Time having faded my memories of getting out of the water and being colder than I could ever remember, I’m doing the North East Skinny Dip again this year. There’s a sponsorship page here, if you should feel so inclined, but I’d much rather people just came along and joined in. Maybe we’ll get in the record books this year…
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As I needed to make some bread, I thought it would be a good excuse to try out a couple of my Christmas presents: a baguette tray and an oval banetton.
Rather than being fancy with the ingredients, I just used a straightforward dough: strong white flour, yeast, salt, and water. Doesn’t get much simpler than that.
Mix, knead, rise and knock-back a couple of times, then split the dough: half for the banetton, three sixths for the baguettes.
The baguettes were formed by just flattening and rolling up the dough. I wasn’t sure what the best way to form the bread for the banetton, so I went for the ‘stubby cylinder’ method from the River Cottage bread book: flatten, roll up, flatten, fold by thirds and flatten to a square, then roll up again.
Everything got a nice coating of rye flour, then left to prove before having the tops slashed and placed in the oven.
The results look pretty good, although I think I need more (or possibly deeper) cuts, especially for the loaf from the banetton. Not bad for the first go, though!
Getting up at 3:30 a.m. on a Saturday morning? That’s almost unusual enough of itself, but the reason why I was up at that ridiculous time was more interesting…
I already had my clothes ready and my bag packed to save disturbing Clare any more than necessary; all I had to do was make coffee to fill two insulated mugs and I was out the door at 4 o’clock to get a lift up to Druridge Bay.
Unsurprisingly, there wasn’t much traffic at that time in the morning, and we had a clear run up to the car park at Druridge Bay Visitor Centre, where we were meant to meet up with other people and get into as few cars as possible. Unfortunately, the original instructions we’d received weren’t very clear about how this was meant to be organised, and nobody was there to encourage people to just get on with it, so there was a lot of standing around shrugging until somebody took the initiative.
This did give us a chance to have a chat with a few people, including a couple of girls who’d driven all the way up from Brighton, having left at 5 p.m. the previous day and stopped for just an hour-and-a-half’s kip in some services. Absolutely mad!
As we knew the way to where we were going, we said we’d lead a small convoy… unfortunately the rest of the convoy pulled out of the car park in front of us, headed the right way to start with, then turned off the main road too early, and didn’t get to the destination until twenty minutes after us.
We parked up near our usual spot at Druridge Bay. The first challenge was finding the footpath from the road through the grass and the dunes, not so easy when the sun hasn’t even thought about rising yet. When we got to the beach, there was a bit more activity, but still a lot of standing around to be done while the “registration area” got itself organised.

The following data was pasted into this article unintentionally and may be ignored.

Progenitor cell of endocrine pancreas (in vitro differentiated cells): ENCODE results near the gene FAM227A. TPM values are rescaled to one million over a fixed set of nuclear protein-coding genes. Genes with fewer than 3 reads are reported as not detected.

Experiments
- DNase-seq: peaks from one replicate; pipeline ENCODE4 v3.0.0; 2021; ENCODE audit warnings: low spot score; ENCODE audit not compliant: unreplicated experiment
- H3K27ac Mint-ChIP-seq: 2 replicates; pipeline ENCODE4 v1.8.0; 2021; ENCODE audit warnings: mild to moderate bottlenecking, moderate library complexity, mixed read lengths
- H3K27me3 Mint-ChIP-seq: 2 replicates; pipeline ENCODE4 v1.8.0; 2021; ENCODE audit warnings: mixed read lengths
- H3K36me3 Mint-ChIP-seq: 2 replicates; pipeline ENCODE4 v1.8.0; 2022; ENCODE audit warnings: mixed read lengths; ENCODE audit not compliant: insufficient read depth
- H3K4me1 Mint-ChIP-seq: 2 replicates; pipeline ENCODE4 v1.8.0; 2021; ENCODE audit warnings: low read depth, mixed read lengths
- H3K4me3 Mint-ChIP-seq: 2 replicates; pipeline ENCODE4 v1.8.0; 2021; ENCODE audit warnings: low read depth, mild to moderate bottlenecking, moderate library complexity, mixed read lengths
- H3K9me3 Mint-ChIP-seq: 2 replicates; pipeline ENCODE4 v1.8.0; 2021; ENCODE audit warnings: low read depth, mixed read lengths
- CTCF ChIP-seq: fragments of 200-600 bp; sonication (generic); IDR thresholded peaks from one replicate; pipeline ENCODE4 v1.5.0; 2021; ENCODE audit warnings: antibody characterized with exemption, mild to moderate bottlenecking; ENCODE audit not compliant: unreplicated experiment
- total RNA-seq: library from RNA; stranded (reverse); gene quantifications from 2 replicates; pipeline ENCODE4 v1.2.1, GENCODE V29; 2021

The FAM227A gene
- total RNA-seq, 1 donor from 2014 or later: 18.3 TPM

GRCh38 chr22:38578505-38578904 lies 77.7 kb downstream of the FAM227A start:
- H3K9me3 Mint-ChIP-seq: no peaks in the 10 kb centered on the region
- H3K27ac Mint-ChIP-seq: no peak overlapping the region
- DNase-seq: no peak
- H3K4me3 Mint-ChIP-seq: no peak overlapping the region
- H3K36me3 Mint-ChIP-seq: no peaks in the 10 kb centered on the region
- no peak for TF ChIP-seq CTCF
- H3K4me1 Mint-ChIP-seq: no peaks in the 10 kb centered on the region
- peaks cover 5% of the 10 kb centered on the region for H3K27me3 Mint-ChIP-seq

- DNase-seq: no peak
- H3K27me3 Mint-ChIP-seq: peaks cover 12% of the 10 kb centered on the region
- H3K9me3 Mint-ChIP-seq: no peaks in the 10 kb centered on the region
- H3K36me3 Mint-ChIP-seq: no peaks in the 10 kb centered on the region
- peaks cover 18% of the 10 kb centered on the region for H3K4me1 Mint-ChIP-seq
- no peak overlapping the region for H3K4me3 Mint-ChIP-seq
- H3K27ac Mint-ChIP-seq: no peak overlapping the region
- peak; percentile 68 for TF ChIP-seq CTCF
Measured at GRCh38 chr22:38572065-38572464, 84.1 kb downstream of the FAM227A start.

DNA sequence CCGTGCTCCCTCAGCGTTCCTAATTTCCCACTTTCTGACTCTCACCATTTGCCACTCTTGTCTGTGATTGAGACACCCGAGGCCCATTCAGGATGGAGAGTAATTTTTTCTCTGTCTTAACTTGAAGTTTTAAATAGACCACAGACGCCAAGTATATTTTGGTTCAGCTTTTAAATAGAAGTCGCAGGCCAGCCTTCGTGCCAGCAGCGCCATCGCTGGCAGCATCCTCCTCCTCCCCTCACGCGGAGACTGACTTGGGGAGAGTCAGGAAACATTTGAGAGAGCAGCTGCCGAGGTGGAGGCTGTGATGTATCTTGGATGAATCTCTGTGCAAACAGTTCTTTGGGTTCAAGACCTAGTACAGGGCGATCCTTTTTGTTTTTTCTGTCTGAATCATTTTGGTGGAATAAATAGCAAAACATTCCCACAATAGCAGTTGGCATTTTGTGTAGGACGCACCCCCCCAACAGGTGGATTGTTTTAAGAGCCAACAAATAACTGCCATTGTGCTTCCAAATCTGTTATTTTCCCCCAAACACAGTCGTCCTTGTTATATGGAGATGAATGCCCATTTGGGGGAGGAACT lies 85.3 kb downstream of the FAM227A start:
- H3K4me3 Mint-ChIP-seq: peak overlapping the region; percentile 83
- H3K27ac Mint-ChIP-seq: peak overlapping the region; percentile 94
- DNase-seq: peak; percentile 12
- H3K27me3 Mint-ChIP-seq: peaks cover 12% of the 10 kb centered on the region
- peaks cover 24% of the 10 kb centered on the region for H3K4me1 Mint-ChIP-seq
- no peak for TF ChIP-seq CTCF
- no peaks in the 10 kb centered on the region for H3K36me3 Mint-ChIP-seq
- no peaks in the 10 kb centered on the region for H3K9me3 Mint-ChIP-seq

As seems to be compulsory for any event relating to the equinox, some hippy-ish guy turned up with a drum and started banging away at it… a bit of a distraction for a short while, but soon got annoying as there wasn’t much variation in what he was playing, and it seemed to be the drum variation of a funeral march.
We could tell things were starting to come together when we unexpectedly found ourselves to be part of a queue, by accidentally standing too close to the registration shelter. Of course, once other people noticed there was a queue, they came and joined it too, even though neither they nor we had any idea what the queue was for… how very British. Eventually we discovered that the queue was to sign the safety disclaimer, which we didn’t need to do anyway as we’d already registered.
We had a wander around on the beach to assess the incoming tide, all the while hunching up in our coats against the cold, with the temperature only a few degrees above freezing. Fortunately it was almost high tide; the beach at Druridge Bay has a very shallow slope, and the low tide mark is a long way out.
Eventually we all got herded into one group by Jax, the organiser, so that we could march in single-file and be counted accurately, on the off-chance that there’d be enough of us to break the world record (in short: no). There were some numbered posts stuck in the sand, to make it easier to remember where you’d left your stuff, so we headed for the furthest away one to get a bit more space, and more importantly to get away from that damn drummer.
By this time there were already some people in the water: two hardy surfers were trying to take advantage of the half-decent waves, and were probably quite surprised to encounter a couple of hundred people when they thought they’d have the beach to themselves.
Some more waiting around ensued, as we waited for some stragglers who underestimated how long it would take to walk along the beach, then we were lead in some warm-up exercises to fend off the cold. It’s not easy doing star-jumps on loose sand!
Then, with the rising sun trying to force its way through the clouds, the waiting was over: everybody got stripped as quickly as possible, and ran towards the breaking waves. Getting in to the sea wasn’t anywhere near as bad as expected, although there was still a lot of screaming and shouting involved. It was cold (somebody reckoned about 13°C), but warmer than the air temperature, although you lose body heat much more quickly in moving water than in air. I reckoned the best thing to do was dive in as soon as it was deep enough, then keep swimming around to warm yourself up. The waves were quite good fun; I hope we didn’t spoil it too much for the surfers.